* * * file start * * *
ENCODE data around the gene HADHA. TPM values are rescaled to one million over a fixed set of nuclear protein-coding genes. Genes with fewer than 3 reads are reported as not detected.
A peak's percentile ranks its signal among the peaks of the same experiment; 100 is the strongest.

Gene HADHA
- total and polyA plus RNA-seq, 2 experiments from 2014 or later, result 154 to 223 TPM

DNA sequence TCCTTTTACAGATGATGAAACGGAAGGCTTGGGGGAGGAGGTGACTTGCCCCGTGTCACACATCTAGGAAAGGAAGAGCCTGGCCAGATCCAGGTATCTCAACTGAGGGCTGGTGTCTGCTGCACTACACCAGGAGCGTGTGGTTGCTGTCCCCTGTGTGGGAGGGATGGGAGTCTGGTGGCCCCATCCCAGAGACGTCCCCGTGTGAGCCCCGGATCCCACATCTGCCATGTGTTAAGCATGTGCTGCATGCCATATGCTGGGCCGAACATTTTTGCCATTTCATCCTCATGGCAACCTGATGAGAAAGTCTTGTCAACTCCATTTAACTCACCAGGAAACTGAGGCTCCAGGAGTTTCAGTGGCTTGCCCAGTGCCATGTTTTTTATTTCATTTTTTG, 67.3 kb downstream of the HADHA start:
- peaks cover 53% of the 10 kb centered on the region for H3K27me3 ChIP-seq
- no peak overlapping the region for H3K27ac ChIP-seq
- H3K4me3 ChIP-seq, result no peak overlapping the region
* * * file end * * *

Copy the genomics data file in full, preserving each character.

ENCODE data around the gene HADHA. TPM values are rescaled to one million over a fixed set of nuclear protein-coding genes. Genes with fewer than 3 reads are reported as not detected.
A peak's percentile ranks its signal among the peaks of the same experiment; 100 is the strongest.

Gene HADHA
- total and polyA plus RNA-seq, 2 experiments from 2014 or later, result 154 to 223 TPM

DNA sequence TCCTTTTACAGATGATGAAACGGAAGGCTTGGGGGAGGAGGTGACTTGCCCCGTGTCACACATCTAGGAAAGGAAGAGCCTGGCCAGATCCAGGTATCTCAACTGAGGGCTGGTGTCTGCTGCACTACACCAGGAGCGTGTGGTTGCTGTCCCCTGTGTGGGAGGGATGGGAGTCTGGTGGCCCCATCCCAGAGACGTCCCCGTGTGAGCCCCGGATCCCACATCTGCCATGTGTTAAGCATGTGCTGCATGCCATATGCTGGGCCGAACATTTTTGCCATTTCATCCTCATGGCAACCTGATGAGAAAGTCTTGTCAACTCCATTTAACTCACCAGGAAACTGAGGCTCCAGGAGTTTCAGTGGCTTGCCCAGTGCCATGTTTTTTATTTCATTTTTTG, 67.3 kb downstream of the HADHA start:
- peaks cover 53% of the 10 kb centered on the region for H3K27me3 ChIP-seq
- no peak overlapping the region for H3K27ac ChIP-seq
- H3K4me3 ChIP-seq, result no peak overlapping the region